Love Island has weathered a number of racism accusations as recently as this summer. Addressing previous years’ cries of tokenism, this year’s line-up is certainly more diverse than it has ever been. Initially, the contestants of colour were matched together as couples, via a public vote at the beginning of the series, prompting cries that they were being ‘segregated’. Not long after, four black contestants — Ikenna Ekwonna, Amber Beckford, Afia Tonkmor and Remi Lambert — were among the first to exit the series. “Is no one questioning why a white person hasn’t left yet? Y’all really see black people as undesirable and it shows absolutely disgusting,” tweeted one viewer.
What does Biala see when she watches the show, knowing its inner workings as intimately as she does?
“I think the best way to answer that is, I’ve seen the uproar on social media, and I’ve seen a lot of people being shocked at it. My question is, ‘Why are you shocked?’ Love Island is an actual mirror representation of the society that we live in, so why the f**k are you shocked? The outside world is racist. As a dark-skinned woman, I’m the last preference for anyone. I never get picked first. You’re only shocked because you’re seeing it on TV.”
In January 2021, Biala wrote about the experience of racial renaming, noting that mispronouncing, changing, or not bothering to learn the correct pronunciation of names — as a fellow Love Island contestant reportedly did — can be another form of racism. “Pronouncing it is key to my identity,” she wrote at the time. In her book, she notes that growing up in Enfield, Co Meath, she dreaded the daily roll call at school. At one point, someone suggested that the youngster “go with” her middle name, Elizabeth, as it would simply be “easier for everyone”. Within Biala’s Nigerian culture, names were historically given based on circumstances the child was born into.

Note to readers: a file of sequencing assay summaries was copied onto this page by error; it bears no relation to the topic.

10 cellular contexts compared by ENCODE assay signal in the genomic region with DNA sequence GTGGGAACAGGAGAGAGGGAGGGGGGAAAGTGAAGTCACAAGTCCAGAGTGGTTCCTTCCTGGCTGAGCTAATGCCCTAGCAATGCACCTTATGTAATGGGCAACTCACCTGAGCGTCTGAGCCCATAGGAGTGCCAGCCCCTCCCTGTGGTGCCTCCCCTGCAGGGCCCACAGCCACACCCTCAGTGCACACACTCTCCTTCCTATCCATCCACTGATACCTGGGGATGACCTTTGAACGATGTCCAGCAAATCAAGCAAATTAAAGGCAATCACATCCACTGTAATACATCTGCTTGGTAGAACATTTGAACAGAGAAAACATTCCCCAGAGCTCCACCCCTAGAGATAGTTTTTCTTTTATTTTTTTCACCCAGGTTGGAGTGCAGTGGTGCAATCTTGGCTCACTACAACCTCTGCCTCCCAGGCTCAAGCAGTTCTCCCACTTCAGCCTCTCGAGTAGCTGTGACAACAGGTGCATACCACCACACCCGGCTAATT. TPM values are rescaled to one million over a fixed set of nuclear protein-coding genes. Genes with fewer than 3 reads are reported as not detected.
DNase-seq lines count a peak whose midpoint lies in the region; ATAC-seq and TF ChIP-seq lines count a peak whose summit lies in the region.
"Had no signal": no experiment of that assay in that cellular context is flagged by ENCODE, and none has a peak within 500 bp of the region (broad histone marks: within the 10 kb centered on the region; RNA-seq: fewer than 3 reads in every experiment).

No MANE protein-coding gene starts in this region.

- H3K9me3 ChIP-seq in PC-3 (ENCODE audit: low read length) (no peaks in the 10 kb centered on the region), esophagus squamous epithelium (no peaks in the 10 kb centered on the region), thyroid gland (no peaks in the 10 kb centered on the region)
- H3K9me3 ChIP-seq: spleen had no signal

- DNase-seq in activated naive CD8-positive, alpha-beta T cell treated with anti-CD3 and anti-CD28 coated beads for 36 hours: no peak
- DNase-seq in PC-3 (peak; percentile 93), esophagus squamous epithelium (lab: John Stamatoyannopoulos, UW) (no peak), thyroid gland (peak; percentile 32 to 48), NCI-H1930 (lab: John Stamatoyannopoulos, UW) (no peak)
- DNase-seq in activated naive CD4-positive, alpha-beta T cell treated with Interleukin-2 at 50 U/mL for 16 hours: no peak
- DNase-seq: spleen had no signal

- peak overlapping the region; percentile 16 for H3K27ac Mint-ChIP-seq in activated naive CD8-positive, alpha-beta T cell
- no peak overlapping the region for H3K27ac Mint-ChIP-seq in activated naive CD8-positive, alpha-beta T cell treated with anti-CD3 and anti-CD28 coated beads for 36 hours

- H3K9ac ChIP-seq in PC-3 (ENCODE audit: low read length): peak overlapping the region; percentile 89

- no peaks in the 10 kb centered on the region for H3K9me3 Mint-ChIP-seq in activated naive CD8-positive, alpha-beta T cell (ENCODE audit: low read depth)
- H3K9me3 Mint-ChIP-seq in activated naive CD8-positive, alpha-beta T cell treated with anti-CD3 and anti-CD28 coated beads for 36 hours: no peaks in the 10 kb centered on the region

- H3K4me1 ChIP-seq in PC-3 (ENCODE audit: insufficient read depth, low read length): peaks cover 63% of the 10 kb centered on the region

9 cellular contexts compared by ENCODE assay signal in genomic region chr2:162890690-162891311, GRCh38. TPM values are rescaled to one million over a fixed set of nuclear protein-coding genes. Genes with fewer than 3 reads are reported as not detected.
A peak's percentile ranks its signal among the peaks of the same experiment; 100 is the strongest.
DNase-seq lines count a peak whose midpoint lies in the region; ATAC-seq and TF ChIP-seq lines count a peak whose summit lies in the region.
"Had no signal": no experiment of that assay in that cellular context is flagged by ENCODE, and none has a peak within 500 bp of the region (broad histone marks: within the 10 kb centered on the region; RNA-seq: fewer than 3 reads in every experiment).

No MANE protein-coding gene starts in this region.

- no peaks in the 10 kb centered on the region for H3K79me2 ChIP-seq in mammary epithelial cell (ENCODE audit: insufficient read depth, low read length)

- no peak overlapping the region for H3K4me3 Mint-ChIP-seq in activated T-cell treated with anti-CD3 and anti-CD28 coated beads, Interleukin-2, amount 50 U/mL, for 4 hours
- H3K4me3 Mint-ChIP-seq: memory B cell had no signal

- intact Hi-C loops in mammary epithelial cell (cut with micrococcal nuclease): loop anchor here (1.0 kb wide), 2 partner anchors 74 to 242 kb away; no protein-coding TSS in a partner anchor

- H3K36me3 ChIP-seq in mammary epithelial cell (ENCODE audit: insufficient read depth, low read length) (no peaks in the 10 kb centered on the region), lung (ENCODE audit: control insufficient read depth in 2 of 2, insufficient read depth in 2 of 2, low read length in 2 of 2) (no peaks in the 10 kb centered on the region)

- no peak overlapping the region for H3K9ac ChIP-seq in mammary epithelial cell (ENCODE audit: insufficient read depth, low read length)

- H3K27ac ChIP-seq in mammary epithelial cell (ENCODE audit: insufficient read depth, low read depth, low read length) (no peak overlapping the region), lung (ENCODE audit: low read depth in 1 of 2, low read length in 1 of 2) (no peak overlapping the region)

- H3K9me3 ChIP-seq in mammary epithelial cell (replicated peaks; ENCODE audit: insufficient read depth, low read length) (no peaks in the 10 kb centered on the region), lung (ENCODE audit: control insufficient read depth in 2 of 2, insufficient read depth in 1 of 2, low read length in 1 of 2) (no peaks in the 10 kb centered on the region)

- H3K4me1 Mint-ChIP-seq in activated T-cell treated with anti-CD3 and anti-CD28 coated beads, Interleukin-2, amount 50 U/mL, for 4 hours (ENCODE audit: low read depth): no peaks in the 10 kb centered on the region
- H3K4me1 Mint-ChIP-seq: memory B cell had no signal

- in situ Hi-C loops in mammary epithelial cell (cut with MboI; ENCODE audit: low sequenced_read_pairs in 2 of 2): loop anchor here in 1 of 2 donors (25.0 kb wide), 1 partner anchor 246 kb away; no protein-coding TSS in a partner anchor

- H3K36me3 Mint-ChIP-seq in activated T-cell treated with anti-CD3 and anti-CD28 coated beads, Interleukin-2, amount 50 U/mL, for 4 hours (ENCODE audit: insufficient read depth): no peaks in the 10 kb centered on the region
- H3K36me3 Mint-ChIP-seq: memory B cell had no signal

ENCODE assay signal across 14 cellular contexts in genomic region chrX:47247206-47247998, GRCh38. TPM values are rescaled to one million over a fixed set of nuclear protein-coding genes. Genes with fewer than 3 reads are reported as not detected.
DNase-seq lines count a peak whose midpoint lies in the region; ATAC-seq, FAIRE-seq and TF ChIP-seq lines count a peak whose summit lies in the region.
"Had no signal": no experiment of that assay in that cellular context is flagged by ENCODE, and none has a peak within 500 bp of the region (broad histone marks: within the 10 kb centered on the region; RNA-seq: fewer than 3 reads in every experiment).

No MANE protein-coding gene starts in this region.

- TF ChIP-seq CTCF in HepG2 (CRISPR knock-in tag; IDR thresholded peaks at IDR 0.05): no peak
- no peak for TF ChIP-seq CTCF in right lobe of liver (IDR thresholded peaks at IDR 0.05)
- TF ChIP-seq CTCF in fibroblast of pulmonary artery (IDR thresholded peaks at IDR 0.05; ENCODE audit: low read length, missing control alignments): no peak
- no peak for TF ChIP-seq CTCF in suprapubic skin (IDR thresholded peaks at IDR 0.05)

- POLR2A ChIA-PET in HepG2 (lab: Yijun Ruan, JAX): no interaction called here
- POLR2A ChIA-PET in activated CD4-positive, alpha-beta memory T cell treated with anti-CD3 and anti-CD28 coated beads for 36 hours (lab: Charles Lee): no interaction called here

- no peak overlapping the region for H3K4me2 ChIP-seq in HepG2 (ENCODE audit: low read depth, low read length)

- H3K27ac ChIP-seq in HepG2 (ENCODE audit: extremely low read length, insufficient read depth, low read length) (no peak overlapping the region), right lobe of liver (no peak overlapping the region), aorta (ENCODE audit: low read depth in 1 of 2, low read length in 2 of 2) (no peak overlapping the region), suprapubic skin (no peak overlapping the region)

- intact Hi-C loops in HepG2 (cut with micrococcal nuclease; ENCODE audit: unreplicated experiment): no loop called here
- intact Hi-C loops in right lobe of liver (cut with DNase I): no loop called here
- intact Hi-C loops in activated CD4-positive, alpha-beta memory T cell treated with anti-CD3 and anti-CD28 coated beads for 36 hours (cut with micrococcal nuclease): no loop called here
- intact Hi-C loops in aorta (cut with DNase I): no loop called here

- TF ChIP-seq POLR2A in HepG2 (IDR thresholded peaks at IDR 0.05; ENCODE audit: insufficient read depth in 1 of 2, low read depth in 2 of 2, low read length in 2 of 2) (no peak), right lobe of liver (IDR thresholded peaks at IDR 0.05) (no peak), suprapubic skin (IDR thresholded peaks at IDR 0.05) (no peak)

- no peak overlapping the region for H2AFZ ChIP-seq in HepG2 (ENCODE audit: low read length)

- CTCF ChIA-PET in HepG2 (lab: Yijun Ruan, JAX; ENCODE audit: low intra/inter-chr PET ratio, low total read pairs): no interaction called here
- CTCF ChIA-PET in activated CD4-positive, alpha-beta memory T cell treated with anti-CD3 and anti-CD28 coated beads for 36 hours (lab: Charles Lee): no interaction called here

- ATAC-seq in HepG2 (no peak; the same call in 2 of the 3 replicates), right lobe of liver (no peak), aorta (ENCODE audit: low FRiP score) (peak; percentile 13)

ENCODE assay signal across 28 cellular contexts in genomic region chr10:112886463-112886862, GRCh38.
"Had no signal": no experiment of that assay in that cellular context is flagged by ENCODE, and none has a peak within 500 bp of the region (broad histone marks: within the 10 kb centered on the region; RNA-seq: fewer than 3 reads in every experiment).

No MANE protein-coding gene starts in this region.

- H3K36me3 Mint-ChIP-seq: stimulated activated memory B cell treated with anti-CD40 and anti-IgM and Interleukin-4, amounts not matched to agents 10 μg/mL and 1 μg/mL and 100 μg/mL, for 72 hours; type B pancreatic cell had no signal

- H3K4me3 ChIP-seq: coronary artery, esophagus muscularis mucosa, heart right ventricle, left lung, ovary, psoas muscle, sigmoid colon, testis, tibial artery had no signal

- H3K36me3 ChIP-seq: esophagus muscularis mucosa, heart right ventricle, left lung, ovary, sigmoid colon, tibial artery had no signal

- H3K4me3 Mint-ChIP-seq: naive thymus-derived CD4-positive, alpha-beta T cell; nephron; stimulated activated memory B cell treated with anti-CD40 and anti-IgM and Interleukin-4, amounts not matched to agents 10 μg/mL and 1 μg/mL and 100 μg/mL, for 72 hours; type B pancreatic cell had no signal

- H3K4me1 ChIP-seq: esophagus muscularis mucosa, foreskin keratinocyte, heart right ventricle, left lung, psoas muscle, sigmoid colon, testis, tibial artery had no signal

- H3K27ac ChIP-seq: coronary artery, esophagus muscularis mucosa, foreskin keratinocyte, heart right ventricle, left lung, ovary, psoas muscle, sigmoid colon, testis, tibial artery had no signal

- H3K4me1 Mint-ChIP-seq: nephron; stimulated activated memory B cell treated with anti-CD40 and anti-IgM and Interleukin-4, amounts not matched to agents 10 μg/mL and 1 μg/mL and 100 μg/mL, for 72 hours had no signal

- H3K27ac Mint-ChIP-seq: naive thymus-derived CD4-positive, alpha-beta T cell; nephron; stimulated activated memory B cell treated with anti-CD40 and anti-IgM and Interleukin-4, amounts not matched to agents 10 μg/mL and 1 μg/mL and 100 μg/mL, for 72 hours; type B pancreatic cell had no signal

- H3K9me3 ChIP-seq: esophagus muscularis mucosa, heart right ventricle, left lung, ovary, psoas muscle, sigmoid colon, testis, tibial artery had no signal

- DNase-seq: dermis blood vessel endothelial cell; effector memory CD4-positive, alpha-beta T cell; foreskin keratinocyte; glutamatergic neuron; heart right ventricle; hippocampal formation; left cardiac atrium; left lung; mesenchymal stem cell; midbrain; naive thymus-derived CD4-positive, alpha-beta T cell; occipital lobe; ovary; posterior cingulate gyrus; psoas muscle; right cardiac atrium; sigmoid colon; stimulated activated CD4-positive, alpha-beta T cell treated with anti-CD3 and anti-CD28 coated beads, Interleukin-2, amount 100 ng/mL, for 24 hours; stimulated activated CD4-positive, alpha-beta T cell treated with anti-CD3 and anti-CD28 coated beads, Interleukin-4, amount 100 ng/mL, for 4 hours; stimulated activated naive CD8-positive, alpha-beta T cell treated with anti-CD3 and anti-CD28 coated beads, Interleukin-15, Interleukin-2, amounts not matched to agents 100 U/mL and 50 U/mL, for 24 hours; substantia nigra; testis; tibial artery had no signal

“When you were born, your grandmother — my mum — died, so you never got to meet her, but she came back to me, through you,” Biala’s mother, Biliki, told her as a child. “That’s why they called you Yewande, meaning ‘mother has returned’. The elders and the people in the compound all gave you your pre-ordained name. Because you were a girl, you were always going to be called Yewande. Your [other] name is Ànìké, meaning birthed to be pampered. A panegyric name your aunt gave you, she would sing praises of her hopes for you. It was a way to imprint you with your complex historical, social and spiritual identities.”
“I think it’s really important to say that it’s not even about unintentional mispronunciation of names,” Biala now says. “I think with ethnic names or names from an ethnic minority, there’s that dismissal. It’s not that people don’t know how to pronounce it, it’s more that people don’t even bother. Last week, I was out with friends. I was speaking to this man from Cork in the pub, and he was like, ‘Wow, that’s a bit of a tongue-twister.’ I’m just thinking to myself, ‘My name isn’t really that long.’ I get over it, but what people fail to understand is that there’s so much power in a name, especially within ethnic minorities, or cultural names, because more than ever, they really do mean something so powerful.”